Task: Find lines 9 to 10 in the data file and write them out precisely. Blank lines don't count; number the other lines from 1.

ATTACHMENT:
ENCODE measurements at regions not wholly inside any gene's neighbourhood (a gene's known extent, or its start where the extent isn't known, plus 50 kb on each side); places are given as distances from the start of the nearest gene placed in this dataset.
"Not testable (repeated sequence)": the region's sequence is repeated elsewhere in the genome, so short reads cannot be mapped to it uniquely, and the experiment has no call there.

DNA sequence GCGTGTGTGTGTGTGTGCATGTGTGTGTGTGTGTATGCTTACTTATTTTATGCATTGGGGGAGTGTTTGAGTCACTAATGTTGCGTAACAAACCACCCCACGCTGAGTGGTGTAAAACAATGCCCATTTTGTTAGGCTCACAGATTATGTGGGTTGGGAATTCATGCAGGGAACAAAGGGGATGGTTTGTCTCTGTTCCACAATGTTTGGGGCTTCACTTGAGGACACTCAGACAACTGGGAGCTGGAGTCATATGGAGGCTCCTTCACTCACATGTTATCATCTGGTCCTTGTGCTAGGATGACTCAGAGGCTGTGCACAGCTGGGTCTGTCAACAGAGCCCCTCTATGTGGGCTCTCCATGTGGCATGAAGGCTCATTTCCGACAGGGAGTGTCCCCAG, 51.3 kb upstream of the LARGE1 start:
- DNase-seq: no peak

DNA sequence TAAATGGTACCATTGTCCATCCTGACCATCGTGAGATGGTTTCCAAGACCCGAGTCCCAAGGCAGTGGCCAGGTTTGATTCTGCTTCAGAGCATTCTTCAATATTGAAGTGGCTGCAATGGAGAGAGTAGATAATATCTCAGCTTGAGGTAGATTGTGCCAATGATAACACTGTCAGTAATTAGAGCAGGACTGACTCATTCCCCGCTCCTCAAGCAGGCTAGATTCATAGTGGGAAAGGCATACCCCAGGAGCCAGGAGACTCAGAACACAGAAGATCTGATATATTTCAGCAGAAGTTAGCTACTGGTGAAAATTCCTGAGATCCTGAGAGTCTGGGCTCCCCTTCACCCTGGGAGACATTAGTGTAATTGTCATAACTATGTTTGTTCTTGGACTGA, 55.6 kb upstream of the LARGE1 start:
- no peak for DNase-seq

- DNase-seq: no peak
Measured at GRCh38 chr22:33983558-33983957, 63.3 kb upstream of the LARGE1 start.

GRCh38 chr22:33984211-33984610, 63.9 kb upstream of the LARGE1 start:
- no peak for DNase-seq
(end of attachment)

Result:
GRCh38 chr22:33984211-33984610, 63.9 kb upstream of the LARGE1 start:
- no peak for DNase-seq